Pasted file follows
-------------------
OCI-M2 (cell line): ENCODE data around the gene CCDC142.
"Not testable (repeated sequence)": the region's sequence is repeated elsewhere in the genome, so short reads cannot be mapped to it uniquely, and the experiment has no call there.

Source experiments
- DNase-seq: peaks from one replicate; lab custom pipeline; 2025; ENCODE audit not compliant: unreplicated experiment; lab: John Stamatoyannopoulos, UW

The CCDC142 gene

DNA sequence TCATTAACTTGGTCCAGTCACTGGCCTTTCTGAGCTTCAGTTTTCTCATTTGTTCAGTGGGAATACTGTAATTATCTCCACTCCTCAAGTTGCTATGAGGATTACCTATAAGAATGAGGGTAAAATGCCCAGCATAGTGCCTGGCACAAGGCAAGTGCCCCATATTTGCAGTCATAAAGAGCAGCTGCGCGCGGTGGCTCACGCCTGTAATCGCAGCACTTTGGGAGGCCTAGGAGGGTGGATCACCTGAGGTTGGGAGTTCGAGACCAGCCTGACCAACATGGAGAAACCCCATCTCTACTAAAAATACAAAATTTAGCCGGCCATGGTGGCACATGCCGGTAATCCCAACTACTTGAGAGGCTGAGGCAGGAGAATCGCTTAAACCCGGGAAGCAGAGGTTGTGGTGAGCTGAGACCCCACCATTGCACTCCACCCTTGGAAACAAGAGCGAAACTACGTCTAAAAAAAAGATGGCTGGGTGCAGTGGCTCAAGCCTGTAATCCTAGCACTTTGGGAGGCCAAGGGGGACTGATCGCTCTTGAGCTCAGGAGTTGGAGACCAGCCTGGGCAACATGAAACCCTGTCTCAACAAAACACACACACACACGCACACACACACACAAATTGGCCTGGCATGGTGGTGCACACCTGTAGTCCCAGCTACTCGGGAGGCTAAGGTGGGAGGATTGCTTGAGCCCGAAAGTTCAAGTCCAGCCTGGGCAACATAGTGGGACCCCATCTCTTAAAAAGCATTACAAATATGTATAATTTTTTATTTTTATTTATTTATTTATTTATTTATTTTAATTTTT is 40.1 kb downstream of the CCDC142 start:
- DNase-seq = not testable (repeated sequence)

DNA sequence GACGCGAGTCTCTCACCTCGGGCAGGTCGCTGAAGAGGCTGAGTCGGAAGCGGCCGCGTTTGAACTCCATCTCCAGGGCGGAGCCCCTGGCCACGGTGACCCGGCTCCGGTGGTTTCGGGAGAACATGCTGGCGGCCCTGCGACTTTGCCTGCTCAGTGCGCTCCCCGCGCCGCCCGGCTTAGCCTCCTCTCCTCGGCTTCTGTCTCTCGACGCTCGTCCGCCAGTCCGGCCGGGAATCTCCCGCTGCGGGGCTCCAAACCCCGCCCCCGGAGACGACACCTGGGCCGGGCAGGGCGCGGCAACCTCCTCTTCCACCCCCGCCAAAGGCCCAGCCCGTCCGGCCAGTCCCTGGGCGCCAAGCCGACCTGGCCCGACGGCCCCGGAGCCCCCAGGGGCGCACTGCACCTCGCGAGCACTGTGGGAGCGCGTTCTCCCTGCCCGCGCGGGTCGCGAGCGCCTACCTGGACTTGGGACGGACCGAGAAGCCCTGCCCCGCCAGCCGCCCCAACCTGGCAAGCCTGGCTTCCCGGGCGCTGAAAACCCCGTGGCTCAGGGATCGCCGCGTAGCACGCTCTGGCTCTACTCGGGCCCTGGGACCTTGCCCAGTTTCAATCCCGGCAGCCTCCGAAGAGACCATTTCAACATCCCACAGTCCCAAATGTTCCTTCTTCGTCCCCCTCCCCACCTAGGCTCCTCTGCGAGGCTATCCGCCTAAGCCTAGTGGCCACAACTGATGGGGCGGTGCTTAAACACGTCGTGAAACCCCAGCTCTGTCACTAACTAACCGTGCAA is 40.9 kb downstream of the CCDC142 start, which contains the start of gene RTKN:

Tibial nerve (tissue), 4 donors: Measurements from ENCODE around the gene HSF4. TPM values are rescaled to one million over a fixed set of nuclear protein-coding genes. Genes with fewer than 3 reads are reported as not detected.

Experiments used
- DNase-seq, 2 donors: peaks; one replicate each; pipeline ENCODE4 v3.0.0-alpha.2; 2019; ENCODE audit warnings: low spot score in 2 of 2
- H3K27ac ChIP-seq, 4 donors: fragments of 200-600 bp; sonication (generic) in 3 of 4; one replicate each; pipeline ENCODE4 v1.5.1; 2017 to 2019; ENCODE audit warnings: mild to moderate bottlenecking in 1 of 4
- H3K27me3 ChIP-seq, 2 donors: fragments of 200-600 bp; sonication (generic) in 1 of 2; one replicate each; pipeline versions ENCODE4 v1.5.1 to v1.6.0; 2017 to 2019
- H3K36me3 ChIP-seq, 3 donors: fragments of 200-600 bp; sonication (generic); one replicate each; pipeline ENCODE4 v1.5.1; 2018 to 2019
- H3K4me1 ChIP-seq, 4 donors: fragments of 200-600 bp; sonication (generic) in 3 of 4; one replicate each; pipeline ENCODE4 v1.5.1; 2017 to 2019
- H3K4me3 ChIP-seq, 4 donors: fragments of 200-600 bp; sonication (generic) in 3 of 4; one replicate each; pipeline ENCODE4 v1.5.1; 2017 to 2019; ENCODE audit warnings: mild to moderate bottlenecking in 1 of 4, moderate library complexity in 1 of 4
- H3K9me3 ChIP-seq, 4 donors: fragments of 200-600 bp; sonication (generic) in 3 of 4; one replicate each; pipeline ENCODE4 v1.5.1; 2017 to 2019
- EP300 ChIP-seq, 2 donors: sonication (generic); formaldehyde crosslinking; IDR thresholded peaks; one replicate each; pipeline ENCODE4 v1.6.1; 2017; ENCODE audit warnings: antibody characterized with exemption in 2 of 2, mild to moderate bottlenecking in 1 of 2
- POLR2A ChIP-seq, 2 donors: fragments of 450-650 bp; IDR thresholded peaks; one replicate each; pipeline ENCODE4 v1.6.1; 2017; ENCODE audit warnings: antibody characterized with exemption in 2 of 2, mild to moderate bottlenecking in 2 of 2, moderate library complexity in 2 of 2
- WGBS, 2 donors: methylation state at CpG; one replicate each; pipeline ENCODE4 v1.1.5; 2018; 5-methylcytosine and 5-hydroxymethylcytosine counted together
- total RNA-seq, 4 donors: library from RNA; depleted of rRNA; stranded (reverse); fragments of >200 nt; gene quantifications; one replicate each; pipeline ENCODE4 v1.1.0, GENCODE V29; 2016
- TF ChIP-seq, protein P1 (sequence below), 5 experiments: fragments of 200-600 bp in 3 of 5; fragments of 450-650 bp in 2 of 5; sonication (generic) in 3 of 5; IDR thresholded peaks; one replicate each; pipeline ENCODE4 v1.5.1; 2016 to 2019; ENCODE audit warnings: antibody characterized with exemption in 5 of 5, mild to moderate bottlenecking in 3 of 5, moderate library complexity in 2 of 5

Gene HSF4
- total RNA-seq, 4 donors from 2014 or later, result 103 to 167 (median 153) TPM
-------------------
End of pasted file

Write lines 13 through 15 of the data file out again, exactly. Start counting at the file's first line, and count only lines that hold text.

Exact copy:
- H3K27me3 ChIP-seq, 2 donors: fragments of 200-600 bp; sonication (generic) in 1 of 2; one replicate each; pipeline versions ENCODE4 v1.5.1 to v1.6.0; 2017 to 2019
- H3K36me3 ChIP-seq, 3 donors: fragments of 200-600 bp; sonication (generic); one replicate each; pipeline ENCODE4 v1.5.1; 2018 to 2019
- H3K4me1 ChIP-seq, 4 donors: fragments of 200-600 bp; sonication (generic) in 3 of 4; one replicate each; pipeline ENCODE4 v1.5.1; 2017 to 2019